3. Julie Gallaher from Things You Should Do, January 13, 2010 at 6:24 p.m.

    Don't we so snarky! It's called Social Media; social communication always includes at least some light-hearted, fun and frivolous content or you won't make friends. These women are successful online because they combine happy and serious

  4. Rowan Kerek robvertson from BBC, January 14, 2010 at 5:45 a.m.

    Thanks Catherine, funny to see that article - I've mentioned your article here

    For me the VF piece just somehow misses the fact that the joy of twitter isn't about an elite group. Twitter's pecking order is meaningless to most who use it, isn't it? Isn't its unique selling point that it's about good content and interesting, timely thoughts and information? It's possible that photo does some of those girls a disservice, likening them to a stereotype that they're probably not in, and making them look a little more air headed than they possibly are... maybe I'm reading too much into it.

  5. Leyla Arsan from Lotus Marketing, January 14, 2010 at 12:54 p.m.

    I love the impact that this article has made on people. I love all the blog posts about "people that Vanity Fair neglected to mention". There is a lot of jealousy bouncing around if you ask me.

    The bottom line is, those ladies are CUTE! They are worthy of the pages of a magazine. You may be a "social media maven" with 40K followers and a lot of relevant information but you probably look best behind your computer. Let's face it people, looking good matters when you want to be in print or on TV.

  6. Michael Draznin from Michael Draznin Consulting, January 15, 2010 at 12:18 a.m.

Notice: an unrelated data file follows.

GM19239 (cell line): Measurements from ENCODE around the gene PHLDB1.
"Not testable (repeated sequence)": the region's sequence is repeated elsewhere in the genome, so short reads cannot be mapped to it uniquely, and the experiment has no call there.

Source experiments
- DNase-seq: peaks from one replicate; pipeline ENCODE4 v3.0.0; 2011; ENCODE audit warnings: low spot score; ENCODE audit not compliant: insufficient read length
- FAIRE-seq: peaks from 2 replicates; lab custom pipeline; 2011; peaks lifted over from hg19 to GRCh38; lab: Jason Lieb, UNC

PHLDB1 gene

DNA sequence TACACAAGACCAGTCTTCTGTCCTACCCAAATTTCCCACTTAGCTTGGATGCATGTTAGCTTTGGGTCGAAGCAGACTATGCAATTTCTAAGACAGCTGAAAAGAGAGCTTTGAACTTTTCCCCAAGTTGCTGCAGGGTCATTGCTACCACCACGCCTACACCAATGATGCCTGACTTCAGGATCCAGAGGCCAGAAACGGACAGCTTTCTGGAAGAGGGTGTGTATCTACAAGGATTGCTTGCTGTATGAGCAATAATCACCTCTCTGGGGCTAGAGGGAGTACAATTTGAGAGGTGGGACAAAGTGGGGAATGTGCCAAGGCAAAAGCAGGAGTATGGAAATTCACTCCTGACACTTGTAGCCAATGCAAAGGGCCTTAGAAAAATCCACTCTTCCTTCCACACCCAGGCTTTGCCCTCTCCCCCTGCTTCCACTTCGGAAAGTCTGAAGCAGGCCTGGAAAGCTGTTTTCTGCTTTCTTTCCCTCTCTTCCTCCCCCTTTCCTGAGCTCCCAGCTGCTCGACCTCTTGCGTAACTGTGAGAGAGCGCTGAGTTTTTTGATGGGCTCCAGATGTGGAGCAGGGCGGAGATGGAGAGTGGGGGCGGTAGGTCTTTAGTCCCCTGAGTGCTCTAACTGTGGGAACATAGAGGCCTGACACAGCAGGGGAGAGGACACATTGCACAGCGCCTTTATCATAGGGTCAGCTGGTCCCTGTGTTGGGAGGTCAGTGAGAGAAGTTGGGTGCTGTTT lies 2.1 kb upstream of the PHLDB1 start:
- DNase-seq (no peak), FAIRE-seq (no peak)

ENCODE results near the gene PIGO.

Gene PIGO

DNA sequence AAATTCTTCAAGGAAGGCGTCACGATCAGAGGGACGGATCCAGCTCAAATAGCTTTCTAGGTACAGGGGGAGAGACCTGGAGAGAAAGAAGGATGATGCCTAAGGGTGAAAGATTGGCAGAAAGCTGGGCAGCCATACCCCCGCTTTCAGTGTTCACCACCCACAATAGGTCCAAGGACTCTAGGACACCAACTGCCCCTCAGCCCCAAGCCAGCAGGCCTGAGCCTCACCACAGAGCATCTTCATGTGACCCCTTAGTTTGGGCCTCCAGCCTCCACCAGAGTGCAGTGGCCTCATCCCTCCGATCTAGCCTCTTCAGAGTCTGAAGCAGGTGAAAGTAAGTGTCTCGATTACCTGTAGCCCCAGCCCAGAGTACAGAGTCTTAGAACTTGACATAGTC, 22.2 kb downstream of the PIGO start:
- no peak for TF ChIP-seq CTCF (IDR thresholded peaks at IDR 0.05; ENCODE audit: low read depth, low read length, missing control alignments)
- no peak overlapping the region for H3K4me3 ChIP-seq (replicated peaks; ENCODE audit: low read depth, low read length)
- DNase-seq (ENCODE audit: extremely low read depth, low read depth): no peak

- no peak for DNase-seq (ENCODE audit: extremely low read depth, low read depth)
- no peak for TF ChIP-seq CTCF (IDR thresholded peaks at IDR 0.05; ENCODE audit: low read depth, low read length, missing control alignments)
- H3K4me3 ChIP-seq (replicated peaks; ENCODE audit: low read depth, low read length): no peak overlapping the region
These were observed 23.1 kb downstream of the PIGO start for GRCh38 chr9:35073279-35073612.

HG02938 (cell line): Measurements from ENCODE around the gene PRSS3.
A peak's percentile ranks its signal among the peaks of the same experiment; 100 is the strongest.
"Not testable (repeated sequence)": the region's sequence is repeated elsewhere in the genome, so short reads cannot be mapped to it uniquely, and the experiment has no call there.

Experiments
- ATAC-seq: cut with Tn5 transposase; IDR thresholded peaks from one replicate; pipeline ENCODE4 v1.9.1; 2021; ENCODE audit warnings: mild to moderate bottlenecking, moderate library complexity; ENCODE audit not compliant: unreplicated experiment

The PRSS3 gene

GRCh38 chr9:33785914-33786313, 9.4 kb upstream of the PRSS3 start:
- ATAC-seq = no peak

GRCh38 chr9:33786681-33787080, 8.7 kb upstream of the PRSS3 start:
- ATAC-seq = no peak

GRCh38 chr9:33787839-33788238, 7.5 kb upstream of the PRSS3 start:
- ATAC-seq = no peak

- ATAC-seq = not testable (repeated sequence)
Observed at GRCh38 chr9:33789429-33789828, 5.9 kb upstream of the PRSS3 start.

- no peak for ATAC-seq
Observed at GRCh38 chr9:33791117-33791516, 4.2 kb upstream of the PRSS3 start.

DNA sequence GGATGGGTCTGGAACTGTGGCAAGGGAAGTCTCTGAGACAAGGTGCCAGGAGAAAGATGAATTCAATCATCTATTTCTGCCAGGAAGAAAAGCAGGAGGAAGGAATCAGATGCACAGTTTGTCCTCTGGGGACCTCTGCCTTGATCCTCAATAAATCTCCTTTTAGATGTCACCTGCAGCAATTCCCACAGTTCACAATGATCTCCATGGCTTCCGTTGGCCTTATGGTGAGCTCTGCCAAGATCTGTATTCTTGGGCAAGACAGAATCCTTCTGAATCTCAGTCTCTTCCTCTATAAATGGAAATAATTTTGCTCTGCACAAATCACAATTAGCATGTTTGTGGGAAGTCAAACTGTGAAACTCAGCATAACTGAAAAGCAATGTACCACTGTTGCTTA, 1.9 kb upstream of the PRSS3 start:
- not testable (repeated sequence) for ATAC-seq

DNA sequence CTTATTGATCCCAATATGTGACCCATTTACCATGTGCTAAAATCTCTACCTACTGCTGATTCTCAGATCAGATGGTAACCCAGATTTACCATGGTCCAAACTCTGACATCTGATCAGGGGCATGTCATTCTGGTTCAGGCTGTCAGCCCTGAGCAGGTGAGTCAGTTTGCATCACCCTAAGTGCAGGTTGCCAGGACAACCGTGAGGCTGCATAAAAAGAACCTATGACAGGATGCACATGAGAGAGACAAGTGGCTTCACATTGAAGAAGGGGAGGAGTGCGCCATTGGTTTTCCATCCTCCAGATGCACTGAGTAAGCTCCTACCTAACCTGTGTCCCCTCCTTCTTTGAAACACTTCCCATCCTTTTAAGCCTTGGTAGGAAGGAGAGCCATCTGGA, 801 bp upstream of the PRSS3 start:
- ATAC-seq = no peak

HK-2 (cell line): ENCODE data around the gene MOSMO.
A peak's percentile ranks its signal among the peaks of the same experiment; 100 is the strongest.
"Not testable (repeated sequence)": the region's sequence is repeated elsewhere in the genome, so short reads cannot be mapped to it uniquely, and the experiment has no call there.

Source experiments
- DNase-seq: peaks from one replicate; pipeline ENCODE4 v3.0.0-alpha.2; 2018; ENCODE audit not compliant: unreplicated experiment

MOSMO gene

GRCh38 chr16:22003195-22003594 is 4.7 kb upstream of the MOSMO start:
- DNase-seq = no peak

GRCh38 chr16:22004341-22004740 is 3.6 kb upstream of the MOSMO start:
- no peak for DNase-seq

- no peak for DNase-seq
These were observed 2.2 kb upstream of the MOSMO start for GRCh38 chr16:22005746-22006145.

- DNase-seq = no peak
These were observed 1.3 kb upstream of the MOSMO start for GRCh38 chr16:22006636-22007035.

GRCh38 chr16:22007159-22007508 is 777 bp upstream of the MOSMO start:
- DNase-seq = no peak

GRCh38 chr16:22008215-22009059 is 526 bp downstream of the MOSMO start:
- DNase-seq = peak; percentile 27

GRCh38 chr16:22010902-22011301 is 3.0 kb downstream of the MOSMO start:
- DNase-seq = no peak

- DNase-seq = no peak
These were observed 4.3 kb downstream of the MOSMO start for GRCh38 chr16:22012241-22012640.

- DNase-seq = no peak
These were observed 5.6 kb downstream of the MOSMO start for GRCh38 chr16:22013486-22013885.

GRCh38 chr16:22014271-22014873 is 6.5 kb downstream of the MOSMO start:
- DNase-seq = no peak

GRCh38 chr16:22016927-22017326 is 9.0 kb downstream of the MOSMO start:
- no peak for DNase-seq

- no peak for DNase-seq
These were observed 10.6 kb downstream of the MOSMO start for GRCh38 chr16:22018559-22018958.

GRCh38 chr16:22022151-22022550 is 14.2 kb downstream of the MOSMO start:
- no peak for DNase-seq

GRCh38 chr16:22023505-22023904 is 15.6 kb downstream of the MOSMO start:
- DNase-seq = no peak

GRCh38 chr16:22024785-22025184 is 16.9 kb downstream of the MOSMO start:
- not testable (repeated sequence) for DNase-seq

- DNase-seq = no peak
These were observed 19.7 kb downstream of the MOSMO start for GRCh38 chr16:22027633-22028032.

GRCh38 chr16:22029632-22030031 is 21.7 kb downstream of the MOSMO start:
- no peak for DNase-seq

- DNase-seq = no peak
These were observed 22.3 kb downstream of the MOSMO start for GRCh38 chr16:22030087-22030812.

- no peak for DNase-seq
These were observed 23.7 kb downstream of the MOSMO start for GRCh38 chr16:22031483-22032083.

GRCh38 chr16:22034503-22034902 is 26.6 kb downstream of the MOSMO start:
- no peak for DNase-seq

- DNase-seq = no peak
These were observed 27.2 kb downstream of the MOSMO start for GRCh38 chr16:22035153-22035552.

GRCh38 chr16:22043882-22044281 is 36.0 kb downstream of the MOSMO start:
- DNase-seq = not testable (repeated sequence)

my first reaction to the article: ugh!! (definitely influenced by the photo.) then i saw the reporter's name and it clicked. VANESSA GRIGORIADIS, the same reporter writing nearly the same story, certainly in the same style and tone as she did several years ago when she brought instant fame to Lizzy Grubman and crew in a New York magazine feature. they supposedly were the "next coming" in the public relations profession. almost as cringe-worthy as last year's ridiculous NY Times Sunday magazine feature about the "new power brokers" of Silicon Valley. how many times will we be exposed to a repeat of the same editorial nonsense?

  7. Jonathan Mirow from BroadbandVideo, Inc., January 15, 2010 at 1:25 p.m.

    They have a more socially- respectable form of Tweeting that allows you to demonstrate your depth and sophistication in more than 140 characters. It's called email. It's what "adults" use for "business".

  8. Jordan Kettner from Enquiro, January 16, 2010 at 2:06 a.m.

    It's crazy that the Vanity Fair article didn't mention a single positive. Not even the fact that there have been millions of dollars raised for charities and disaster relief.

    Evan Williams (founder of Twitter) has a video on TED (and YouTube) where he discusses all of the crazy ways people use Twitter to report information on forest fires, cheap gas prices, and locations of famously delicious BBQs on wheels.

    It can be full of self promoters from time to time, but you can't ignore the benefits of Tiwtter

  9. Jennifer Jarratt from Leading Futurists, LLC, January 18, 2010 at 5:56 p.m.

    What's striking is how similar those young women are in the picture. They might be clones of each other. I assume the mini-trench coats are the magazine's property. Stepford wives, maybe? Or aliens, colonizing our social networks.

  10. Amber Cox from Think Well Consulting, January 26, 2010 at 2:26 p.m.

    I found the article to be a one sided example of Twitter - the side writers at VF made a mockery of - pointing out the trite facets of social media, and that these ladies (paraphrasing) "aren't making money, but they are famous" part. Ronald's comment about the article being "smarmy" is spot on, as a woman on Twitter, I would have been perturbed. @amberportercox